Are you full? Per Johansen's “MÆT" (meaning “FULL” or “SATURATED”) explicitly encircles the subject of speed, particularly related to mass production. Photographs marked by a socially critical observation, commenting on the “feel” that defines today’s artificial overconsumption of products and the contemporary’s consumer mentality.
"MÆT" is composed by reproductions of meat, vegetables, pasta and other foods, asphyxiated in various synthetic plastic containers.
Photographer Johansen chooses a light, reminiscent of the Dutch still life painters, contained by soft light and shadows, which are determining factors for the subject’s mood.
What is the “MÆT" series about? The artist shoots plastic bottles filled and overflowing with raw and bloody meat, exploring human consumption and calling into question the ethics of the meat industry.
At first glance, the viewer is faced with the optic result of something seemingly aesthetic and perfectly harmonious: sausage, chicken, eel, liver and fish in the front row with a twisted perspective once one takes a closer and better look.
Disturbance, provocation, decadence and disgust are the main highlights of Johansen’s motifs, inevitably inviting thus the viewer to consider the morality of using a once-living being in art, while making a raw statement against cruel techniques in meat production.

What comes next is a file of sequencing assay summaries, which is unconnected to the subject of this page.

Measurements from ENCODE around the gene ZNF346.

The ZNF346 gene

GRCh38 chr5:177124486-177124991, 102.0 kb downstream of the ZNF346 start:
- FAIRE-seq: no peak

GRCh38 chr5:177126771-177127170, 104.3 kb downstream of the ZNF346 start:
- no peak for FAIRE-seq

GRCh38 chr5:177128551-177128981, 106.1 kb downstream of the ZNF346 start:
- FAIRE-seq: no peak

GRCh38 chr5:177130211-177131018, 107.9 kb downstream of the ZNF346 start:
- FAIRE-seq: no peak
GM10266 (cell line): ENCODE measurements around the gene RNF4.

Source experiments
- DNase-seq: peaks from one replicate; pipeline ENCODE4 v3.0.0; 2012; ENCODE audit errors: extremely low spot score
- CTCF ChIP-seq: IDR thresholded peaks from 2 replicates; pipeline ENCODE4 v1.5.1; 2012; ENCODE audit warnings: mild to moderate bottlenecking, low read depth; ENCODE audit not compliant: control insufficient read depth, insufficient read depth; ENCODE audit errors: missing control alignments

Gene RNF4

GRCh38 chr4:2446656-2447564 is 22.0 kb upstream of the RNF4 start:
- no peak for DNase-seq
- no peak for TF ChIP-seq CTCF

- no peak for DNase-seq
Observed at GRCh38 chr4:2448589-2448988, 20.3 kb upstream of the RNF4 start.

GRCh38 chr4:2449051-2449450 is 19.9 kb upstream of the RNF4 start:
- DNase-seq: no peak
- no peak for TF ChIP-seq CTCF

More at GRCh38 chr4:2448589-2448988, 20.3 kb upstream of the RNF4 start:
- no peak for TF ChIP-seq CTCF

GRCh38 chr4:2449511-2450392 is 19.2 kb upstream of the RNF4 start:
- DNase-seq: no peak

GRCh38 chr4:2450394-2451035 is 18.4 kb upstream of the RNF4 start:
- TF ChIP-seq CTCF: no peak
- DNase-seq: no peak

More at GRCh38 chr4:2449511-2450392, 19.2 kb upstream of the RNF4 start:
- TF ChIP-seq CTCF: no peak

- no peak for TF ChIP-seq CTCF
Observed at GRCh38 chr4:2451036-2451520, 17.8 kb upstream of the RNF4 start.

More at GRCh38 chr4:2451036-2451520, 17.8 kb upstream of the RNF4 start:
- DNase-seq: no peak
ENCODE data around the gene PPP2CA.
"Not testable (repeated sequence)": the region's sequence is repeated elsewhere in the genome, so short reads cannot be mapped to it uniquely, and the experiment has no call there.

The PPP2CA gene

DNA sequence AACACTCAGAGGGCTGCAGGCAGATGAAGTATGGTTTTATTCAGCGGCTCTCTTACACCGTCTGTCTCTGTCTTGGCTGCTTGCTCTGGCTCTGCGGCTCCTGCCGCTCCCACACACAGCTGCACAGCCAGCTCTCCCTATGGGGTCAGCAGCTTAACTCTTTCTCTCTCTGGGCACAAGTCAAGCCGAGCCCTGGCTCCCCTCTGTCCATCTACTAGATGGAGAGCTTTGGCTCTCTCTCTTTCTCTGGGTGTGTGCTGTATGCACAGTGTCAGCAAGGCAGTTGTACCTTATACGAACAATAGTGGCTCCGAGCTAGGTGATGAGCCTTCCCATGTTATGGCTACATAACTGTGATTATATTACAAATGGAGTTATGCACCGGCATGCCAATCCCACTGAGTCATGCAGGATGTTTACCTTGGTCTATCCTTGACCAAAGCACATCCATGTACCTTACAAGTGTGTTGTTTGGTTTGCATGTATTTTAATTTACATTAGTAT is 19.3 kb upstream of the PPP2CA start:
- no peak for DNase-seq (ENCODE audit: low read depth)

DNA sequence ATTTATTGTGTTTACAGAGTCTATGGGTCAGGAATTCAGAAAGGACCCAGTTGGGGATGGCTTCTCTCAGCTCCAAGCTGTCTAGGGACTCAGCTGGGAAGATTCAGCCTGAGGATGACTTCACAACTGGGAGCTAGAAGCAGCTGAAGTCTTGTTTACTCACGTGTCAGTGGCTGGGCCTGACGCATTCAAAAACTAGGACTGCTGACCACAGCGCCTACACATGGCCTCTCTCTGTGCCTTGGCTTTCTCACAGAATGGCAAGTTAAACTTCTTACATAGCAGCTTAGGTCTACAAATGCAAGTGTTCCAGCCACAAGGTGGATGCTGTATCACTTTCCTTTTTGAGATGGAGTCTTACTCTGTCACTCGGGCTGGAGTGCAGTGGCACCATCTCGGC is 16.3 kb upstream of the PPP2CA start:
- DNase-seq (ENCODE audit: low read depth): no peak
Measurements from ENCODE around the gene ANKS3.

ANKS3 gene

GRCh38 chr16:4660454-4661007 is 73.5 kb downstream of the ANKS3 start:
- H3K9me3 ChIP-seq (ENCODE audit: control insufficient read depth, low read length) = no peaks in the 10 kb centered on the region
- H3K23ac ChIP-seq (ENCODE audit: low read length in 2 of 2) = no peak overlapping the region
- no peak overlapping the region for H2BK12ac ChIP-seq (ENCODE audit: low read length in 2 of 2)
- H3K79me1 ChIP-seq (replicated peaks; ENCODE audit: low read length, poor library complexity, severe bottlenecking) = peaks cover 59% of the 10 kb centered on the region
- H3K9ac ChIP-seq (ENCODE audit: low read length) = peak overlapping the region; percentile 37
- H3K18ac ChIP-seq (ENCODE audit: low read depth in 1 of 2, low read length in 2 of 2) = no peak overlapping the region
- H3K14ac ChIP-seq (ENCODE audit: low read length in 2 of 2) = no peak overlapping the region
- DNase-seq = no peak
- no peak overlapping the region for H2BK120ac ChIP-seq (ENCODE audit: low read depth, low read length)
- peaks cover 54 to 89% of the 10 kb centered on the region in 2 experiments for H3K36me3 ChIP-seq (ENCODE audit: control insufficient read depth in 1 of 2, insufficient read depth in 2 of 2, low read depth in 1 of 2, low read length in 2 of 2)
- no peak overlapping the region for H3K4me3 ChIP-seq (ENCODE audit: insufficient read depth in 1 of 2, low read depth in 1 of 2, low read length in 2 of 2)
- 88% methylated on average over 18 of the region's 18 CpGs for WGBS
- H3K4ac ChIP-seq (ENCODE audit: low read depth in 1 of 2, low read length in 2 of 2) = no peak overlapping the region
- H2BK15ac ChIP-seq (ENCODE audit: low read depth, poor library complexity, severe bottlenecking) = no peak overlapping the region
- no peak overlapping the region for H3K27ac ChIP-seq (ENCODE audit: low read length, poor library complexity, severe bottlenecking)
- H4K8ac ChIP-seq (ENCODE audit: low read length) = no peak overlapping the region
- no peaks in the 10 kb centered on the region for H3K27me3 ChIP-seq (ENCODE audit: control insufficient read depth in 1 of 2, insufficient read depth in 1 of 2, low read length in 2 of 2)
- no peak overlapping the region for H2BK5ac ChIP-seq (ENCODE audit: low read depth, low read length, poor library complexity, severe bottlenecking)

The harmonious balance is interrupted when the viewer is confronted with the crude synthetic plastic world, where the recycled plastic bottles stand in for the human stomach and appetite, symbolizing at the same time today’s careless consumption.
The plastic bottles contain suffocated organic vegetables and meat, preserved in jars along, ending up looking less like food and more like grotesque captives
Johansen chooses a minimal expressive path, following the "conventional" and seductive advertising language, however by adding the element of disharmony when he consciously breaks the “advertising code” in order to make his point. The point being the revelation of a truth applicable nowadays, where prosperous countries and consumer society overindulge on vast amounts of nutrients, including genetically engineered food, e-numbers and pesticides, which are “launched” in order to endorse the global and lucrative food industry sales statistics. At the same time, an increasing number of consumers suffers from obesity and undergoes obesity surgery to “fit into the common social standards”. Are you full now?
Content Editor Annie Markitanis